賽螃蟹 - Shanghai style stir fried crab with egg whites 2 way (the other way is salt and pepper fried crab)
It is said that Empress Dowager Cixi 慈禧太后 from the Qing Dynasty was craving crab one day, and being in landlocked Beijing had its challenges to procuring live fresh seafood (especially so last minute). The Imperial Chef came up with a solution by stir frying egg whites with some fish, and provided some black vinegar dipping sauce. She loved it to bits and became a royal hit. Then supposedly this dish made its way to Shanghai and the rest is 賽螃蟹 history.
Now here's the funny part... whoever started this trend by taking the 賽螃蟹 has dish, but adding REAL CRAB, is in a way taking the piss. Upscaling a dish that was orginally meant to have no crab (by virtue of geographic location) and changing it into something else.
Koi Palace in Daly City (the other restaurant that has this on the menu), but if the cards are right, you can also get this in similar quality right here. Out of the box, and really delicious. Don't let it get cold though, won't taste as good.
And yes....I was socked real good, till I was socked out.
In the words of the Terminator.... I'LL BE BAAAAAACK!

Yum's Bistro 知味館
4906 Paseo Padre Pkwy
(between Capulet Rd & Deep Creek Rd)
Fremont, CA 94555
Tel: (510)-745-8866

Monday, April 25, 2011

[台北] - Taiwan Storyland Museum 台灣故事館

One of the greatest things about Taiwan is their dedication to cultural preservation. Not just with food, but also life as it was back your parents and grandparents days. Enter Taiwan Storyland Museum 台灣故事館, a place that sort of lets you be a kid again (but at the same time, not).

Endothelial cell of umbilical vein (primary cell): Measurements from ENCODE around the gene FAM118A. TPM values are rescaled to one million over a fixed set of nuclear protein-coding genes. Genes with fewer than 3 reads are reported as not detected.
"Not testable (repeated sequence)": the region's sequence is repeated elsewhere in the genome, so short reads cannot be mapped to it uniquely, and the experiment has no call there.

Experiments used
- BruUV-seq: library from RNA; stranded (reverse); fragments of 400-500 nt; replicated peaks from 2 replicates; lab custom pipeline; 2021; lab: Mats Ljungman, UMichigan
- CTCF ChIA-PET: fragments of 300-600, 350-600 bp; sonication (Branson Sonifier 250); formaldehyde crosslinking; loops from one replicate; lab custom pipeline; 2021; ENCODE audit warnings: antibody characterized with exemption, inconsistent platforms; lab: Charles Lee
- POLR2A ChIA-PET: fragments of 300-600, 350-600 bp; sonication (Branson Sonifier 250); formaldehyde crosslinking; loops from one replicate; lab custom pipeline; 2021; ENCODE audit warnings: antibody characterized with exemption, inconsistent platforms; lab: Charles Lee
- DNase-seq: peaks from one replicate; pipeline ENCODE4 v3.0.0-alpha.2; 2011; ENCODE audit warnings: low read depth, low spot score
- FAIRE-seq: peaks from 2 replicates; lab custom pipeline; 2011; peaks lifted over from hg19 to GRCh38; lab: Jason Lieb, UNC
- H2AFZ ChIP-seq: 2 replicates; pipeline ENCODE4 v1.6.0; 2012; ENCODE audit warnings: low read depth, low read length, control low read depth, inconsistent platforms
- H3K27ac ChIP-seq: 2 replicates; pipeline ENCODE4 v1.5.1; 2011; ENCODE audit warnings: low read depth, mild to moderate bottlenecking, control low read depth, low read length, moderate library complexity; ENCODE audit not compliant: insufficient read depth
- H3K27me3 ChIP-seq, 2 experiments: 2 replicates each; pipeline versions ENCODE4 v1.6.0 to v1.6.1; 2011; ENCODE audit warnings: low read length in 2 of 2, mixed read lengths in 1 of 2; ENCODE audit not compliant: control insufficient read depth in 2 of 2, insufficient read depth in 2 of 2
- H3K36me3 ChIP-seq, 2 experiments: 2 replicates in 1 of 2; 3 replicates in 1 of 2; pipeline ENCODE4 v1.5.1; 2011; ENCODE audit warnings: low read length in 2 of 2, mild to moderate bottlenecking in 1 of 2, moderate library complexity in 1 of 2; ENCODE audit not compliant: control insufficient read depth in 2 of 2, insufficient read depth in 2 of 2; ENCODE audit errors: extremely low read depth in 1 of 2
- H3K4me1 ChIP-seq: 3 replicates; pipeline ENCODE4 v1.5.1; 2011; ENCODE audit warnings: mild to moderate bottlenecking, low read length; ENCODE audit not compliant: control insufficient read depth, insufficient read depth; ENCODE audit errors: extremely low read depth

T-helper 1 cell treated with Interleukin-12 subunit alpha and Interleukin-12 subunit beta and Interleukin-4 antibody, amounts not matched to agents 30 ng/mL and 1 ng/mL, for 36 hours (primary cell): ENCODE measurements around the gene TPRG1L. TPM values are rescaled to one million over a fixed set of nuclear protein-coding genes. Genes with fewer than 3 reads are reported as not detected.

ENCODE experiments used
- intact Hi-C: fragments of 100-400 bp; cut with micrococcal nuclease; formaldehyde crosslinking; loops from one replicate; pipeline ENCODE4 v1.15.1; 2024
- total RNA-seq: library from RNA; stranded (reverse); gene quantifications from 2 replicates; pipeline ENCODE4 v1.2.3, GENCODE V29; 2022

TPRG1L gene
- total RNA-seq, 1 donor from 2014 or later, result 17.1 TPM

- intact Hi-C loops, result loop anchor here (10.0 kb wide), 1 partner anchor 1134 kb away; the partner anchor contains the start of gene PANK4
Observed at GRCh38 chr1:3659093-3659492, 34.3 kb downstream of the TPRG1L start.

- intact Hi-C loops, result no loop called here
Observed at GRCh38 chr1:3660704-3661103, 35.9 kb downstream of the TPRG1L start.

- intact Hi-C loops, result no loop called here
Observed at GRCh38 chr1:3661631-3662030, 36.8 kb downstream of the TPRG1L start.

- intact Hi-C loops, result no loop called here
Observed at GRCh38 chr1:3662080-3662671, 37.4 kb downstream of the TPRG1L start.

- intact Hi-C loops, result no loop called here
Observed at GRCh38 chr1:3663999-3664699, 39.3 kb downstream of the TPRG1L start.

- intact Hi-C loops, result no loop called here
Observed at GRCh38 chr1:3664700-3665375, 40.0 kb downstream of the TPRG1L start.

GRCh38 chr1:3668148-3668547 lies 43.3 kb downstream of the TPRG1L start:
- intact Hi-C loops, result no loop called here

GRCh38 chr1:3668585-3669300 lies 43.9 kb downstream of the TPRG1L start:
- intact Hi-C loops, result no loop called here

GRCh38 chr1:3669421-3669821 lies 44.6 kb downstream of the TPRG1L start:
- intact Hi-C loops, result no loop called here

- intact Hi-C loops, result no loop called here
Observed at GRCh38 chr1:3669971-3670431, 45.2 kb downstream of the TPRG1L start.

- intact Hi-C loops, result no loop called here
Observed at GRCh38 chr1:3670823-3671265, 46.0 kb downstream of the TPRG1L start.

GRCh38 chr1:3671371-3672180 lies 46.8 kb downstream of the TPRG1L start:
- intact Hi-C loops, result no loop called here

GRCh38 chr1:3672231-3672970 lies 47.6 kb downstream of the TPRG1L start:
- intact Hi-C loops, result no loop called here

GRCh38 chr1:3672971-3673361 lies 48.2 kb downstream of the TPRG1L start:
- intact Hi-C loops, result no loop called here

It is essentially a large basement level recreated to look like...1950s era Taiwan. It's a great place for kids to explore (especially on rainy days) although the price of admission is not cheap.

Interesting enough, some of the initial planning activites for the annual Taipei Beef Noodle Soup Festival for 2009, began at one of the recreated 1950s era classrooms, right in the basement of Storyland museum.

In some ways the mood of this basement reminds me of the basement of the Yokohama Ramen Museum, a re-creation of the past. However this museum is mostly about the visuals, and not very much about the food, which will get a brief mention later.

Re-creation of the street games kids used to play, for a small price of course.
Outside a replica ice cream and iced desserts shoppe
Iced desserts shoppe
Taiwanese James Bond's ladykiller set of wheels

Old movie poster. Taiwanese James Bond? Taiwanese Sean Connery?
Did Taiwanese James Bond have one of these gizmos?
OK enough browsing, time for an old school snack at the re-created shoppe
There were a few snack items to try, but we had free coupon for their signature item Mien Cha 麵茶...and as we were cheap, that's how we rolled.
Taiwanese old school, almost oatmeal like, called mien cha 麵茶. Original flavor

Black sesame Mien cha 麵茶. 

Insert "Disney didn't get royalities" joke here
They don't make movies like they used to....
Old skool ice cream vendor

Old movie theater's relics.

Taiwan Storyland Museum 台灣故事館
No. 50, Section 1, ZhōngXiào West Rd, Jhongjheng District
Taipei City